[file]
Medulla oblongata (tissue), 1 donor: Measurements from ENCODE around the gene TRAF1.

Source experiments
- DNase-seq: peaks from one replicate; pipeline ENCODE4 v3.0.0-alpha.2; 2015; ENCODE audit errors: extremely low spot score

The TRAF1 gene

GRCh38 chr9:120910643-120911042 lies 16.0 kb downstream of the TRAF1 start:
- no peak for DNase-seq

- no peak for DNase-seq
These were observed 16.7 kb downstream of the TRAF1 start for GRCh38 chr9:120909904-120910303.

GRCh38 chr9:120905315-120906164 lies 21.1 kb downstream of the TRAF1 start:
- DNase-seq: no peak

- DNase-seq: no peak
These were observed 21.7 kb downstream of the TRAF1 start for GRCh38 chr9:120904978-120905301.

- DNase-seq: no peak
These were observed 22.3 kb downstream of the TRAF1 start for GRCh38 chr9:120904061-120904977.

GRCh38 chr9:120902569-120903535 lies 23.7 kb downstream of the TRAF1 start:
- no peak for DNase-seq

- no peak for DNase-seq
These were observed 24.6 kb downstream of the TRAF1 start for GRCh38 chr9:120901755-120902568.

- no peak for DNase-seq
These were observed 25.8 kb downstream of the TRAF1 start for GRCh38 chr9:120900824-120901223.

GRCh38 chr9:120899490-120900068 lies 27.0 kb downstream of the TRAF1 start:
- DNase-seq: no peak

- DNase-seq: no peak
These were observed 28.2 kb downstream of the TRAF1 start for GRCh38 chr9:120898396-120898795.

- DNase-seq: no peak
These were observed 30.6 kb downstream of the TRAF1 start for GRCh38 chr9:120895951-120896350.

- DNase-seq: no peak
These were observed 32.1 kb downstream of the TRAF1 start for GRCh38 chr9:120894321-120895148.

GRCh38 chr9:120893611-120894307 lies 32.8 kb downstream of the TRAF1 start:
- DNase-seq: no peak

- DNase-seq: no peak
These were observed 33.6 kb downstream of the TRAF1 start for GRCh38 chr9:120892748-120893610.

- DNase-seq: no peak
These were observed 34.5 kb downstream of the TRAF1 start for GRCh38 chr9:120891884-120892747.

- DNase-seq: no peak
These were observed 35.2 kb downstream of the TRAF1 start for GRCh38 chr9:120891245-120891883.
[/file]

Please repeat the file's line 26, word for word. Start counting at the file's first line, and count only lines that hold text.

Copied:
These were observed 30.6 kb downstream of the TRAF1 start for GRCh38 chr9:120895951-120896350.